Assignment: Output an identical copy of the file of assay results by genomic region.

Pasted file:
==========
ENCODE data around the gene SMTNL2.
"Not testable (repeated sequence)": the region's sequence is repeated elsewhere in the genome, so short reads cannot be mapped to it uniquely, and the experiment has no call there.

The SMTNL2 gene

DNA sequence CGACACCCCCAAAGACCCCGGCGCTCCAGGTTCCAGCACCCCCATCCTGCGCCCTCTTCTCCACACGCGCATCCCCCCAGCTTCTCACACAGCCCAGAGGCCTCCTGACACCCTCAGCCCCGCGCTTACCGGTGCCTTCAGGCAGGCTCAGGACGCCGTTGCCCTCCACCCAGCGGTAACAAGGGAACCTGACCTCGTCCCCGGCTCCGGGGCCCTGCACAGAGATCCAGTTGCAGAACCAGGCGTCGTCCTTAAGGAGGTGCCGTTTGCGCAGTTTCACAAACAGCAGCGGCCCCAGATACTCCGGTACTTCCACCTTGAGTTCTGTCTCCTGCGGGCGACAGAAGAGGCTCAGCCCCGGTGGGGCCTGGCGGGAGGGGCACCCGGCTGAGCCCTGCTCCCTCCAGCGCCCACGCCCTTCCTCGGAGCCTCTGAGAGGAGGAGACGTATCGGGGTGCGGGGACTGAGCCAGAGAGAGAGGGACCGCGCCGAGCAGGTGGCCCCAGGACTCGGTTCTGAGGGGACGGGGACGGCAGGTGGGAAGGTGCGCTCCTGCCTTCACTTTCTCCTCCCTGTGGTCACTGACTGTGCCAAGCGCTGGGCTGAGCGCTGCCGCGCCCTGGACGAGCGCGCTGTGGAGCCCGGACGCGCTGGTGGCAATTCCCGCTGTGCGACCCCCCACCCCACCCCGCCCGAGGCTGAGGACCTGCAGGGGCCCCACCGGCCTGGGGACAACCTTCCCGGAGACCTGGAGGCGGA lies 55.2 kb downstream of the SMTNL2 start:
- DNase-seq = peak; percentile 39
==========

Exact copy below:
ENCODE data around the gene SMTNL2.
"Not testable (repeated sequence)": the region's sequence is repeated elsewhere in the genome, so short reads cannot be mapped to it uniquely, and the experiment has no call there.

The SMTNL2 gene

DNA sequence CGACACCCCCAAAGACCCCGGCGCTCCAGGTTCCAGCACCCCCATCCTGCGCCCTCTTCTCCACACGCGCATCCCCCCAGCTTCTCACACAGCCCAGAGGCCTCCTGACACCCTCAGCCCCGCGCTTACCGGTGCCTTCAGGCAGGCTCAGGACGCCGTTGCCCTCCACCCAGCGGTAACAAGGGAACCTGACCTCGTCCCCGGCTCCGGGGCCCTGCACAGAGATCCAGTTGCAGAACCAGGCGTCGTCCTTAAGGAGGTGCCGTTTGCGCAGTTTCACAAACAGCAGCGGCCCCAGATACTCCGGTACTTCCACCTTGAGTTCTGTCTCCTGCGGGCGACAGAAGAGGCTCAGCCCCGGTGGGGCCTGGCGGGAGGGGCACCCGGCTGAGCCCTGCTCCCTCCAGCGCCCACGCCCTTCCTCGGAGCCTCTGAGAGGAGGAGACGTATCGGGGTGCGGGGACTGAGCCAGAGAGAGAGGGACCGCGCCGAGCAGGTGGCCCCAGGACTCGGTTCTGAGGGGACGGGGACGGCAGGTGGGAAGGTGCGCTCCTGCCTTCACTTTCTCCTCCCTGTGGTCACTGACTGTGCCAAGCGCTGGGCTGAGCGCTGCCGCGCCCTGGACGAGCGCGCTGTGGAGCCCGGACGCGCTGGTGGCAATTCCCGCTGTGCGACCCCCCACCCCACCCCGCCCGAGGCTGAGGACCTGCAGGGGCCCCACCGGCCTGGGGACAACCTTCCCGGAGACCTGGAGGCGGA lies 55.2 kb downstream of the SMTNL2 start:
- DNase-seq = peak; percentile 39